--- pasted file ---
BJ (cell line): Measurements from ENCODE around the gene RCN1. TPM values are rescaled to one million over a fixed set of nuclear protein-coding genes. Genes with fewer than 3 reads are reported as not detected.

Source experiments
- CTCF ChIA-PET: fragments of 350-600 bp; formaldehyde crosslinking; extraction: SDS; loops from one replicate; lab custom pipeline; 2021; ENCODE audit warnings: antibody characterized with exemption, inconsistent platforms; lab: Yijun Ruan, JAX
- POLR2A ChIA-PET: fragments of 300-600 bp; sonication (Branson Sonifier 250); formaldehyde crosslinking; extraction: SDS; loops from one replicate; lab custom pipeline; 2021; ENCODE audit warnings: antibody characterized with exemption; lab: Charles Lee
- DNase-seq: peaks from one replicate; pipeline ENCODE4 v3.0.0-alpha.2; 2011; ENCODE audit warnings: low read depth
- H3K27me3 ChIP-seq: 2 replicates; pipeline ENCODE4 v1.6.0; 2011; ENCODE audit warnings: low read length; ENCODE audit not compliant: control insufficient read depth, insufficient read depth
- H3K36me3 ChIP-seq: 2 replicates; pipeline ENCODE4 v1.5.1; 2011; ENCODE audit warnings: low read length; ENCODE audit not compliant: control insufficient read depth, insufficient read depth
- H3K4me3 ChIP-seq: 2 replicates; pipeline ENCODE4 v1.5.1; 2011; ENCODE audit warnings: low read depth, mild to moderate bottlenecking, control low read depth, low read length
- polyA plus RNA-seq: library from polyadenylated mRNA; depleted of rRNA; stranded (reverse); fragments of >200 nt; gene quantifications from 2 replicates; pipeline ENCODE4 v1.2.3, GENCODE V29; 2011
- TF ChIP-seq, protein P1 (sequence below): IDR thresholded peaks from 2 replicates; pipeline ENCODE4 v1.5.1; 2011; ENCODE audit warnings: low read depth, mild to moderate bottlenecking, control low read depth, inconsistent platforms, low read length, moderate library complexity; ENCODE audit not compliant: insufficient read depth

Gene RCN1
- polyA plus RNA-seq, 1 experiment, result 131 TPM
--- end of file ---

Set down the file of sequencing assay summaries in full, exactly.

BJ (cell line): Measurements from ENCODE around the gene RCN1. TPM values are rescaled to one million over a fixed set of nuclear protein-coding genes. Genes with fewer than 3 reads are reported as not detected.

Source experiments
- CTCF ChIA-PET: fragments of 350-600 bp; formaldehyde crosslinking; extraction: SDS; loops from one replicate; lab custom pipeline; 2021; ENCODE audit warnings: antibody characterized with exemption, inconsistent platforms; lab: Yijun Ruan, JAX
- POLR2A ChIA-PET: fragments of 300-600 bp; sonication (Branson Sonifier 250); formaldehyde crosslinking; extraction: SDS; loops from one replicate; lab custom pipeline; 2021; ENCODE audit warnings: antibody characterized with exemption; lab: Charles Lee
- DNase-seq: peaks from one replicate; pipeline ENCODE4 v3.0.0-alpha.2; 2011; ENCODE audit warnings: low read depth
- H3K27me3 ChIP-seq: 2 replicates; pipeline ENCODE4 v1.6.0; 2011; ENCODE audit warnings: low read length; ENCODE audit not compliant: control insufficient read depth, insufficient read depth
- H3K36me3 ChIP-seq: 2 replicates; pipeline ENCODE4 v1.5.1; 2011; ENCODE audit warnings: low read length; ENCODE audit not compliant: control insufficient read depth, insufficient read depth
- H3K4me3 ChIP-seq: 2 replicates; pipeline ENCODE4 v1.5.1; 2011; ENCODE audit warnings: low read depth, mild to moderate bottlenecking, control low read depth, low read length
- polyA plus RNA-seq: library from polyadenylated mRNA; depleted of rRNA; stranded (reverse); fragments of >200 nt; gene quantifications from 2 replicates; pipeline ENCODE4 v1.2.3, GENCODE V29; 2011
- TF ChIP-seq, protein P1 (sequence below): IDR thresholded peaks from 2 replicates; pipeline ENCODE4 v1.5.1; 2011; ENCODE audit warnings: low read depth, mild to moderate bottlenecking, control low read depth, inconsistent platforms, low read length, moderate library complexity; ENCODE audit not compliant: insufficient read depth

Gene RCN1
- polyA plus RNA-seq, 1 experiment, result 131 TPM